The 2019 FIDE Grand Prix series, kicked off over the weekend in Moscow — and with it, the search for Magnus Carlsen’s next World Championship challenger also got underway.
As you will probably know, there will be a total of four Grand Prix this season, starting with Moscow, from May 17-29. The others will be: Jurmala/Riga, Latvia, July 11-25; Hamburg, Germany, November 4-18; Tel Aviv, Israel, December 10-24.
A total of 22 players will compete in the Grand Prix series, 16 of them competing per event. They are: Anish Giri NED (2787); Shakhriyar Mamedyarov AZE (2781); Maxime Vachier-Lagrave FRA (2780); Ian Nepomniachtchi RUS (2773); Alexander Grischuk RUS (2772); Levon Aronian ARM (2762); Hikaru Nakamura USA (2761); Teimour Radjabov AZE (2759); Wesley So USA (2754); Sergey Karjakin RUS (2752); Veselin Topalov BUL (2740); Peter Svidler RUS (2739); Yu Yangyi CHN (2739); Wei Yi CHN (2736); Nikita Vitiugov RUS (2734); Pentala Harikrishna IND (2730); Jan-Krzysztof Duda POL (2728); David Navara CZE (2728); Radoslaw Wojtaszek POL (2724); Dmitry Jakovenko RUS (2708); Daniil Dubov RUS (2690). (The 22nd player is yet to be decided and will compete in Tel Aviv.)
(Ratings taken from FIDE May 2019 list.)
The format for the Grand Prix, is taken from the World Cup knock out system, consisting of rounds of two classical games. It is fairly straight forward, with players receiving a point for a win and half a point for a draw. If the scores are tied after the two classical games, tie-breaks will be played until a winner is produced, by armageddon if needs be.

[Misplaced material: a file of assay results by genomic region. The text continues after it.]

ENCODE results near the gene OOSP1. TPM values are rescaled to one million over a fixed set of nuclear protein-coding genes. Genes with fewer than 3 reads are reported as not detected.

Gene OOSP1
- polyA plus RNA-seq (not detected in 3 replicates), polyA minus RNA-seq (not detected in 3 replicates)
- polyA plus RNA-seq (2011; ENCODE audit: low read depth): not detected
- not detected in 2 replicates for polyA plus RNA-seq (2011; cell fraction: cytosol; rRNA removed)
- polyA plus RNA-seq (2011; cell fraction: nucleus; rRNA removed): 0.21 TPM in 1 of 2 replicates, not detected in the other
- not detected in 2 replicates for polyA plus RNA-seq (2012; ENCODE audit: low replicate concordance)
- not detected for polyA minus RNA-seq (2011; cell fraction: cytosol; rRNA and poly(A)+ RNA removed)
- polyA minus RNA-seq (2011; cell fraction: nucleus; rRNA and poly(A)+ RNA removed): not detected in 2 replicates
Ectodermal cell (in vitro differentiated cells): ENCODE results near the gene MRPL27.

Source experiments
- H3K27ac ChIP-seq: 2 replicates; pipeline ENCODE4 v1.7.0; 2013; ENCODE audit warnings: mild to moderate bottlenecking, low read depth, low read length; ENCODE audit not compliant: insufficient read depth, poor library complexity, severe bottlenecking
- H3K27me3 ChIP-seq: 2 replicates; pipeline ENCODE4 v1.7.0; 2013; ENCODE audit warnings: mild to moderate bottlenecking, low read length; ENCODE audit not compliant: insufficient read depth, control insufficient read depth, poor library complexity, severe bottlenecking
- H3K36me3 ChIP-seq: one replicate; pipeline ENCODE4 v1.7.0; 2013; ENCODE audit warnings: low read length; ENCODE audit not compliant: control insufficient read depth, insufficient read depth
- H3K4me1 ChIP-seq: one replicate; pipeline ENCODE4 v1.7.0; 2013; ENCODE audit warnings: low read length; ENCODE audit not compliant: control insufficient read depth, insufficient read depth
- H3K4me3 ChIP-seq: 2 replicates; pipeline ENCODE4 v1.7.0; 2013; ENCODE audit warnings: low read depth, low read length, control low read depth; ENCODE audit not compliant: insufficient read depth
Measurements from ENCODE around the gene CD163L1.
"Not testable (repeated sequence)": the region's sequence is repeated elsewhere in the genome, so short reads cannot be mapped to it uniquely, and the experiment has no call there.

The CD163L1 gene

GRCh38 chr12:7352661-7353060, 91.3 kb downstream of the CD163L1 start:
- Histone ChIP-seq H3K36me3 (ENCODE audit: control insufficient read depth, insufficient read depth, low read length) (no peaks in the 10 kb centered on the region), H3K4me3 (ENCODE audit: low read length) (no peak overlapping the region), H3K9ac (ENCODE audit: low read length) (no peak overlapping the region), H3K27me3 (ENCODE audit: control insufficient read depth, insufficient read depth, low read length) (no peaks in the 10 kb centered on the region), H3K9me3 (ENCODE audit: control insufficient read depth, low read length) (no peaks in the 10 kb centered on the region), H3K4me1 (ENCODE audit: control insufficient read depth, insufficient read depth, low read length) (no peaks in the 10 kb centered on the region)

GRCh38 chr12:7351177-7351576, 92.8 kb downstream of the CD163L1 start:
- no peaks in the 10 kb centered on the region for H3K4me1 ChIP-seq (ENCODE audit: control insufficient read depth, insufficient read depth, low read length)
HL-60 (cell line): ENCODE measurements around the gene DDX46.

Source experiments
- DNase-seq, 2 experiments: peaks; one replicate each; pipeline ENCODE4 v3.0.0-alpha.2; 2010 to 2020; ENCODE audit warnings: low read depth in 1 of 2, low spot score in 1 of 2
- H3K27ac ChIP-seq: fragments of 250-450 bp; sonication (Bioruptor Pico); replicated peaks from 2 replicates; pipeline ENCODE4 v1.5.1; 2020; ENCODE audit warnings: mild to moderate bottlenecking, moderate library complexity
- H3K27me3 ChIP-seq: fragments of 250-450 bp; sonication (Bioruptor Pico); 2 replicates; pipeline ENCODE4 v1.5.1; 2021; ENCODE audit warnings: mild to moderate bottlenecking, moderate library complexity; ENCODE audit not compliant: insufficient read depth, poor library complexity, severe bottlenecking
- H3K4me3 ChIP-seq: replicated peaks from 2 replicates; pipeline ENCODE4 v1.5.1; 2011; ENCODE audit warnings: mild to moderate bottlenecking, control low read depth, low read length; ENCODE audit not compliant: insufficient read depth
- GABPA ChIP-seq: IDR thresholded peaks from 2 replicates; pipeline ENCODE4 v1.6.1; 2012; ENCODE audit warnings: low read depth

For each Grand Prix, there are the following points available: Winner — 8; Runner Up — 5; Semi-Finals — 3; Round 2 — 1. A player will also get one additional point for each round won without tie-breaks, which should prove another incentive to go for it. Throughout the series, these points will get added up for each competitor and the top two will qualify for the 2020 Candidates Tournament.
The winner of that, will of course play Magnus Carlsen for the World Chess Championship in November 2020 or there-abouts.
There are fans and foes of this format, personally I quite like it. It means that if the players want a shot at the World Title, then they are obligated to fight for it in every round. Sooner or later, they will have to take risks and roll their sleeves up. Progressing in the tournament is the only way they can earn the big Grand Prix points.
Among other things, it is going to be interesting to see how each individual player chooses to approach this format. Some might choose to push in the classical games and do their best to avoid tie-breaks, while others may fancy their chances more in the quicker games.
If we turn our eyes back to the World Chess Championship last year, both Magnus Carlsen and Fabiano Caruana seemed content to draw their way to tie-breaks. However, going about it this way is a calculated risk, and can backfire, as was proven in Caruana’s case.
It is going to depend on how a particular player feels about themselves and their opponent and this may vary round to round. Let’s hope that each player in the field fancies being crowned World Champion in 2020!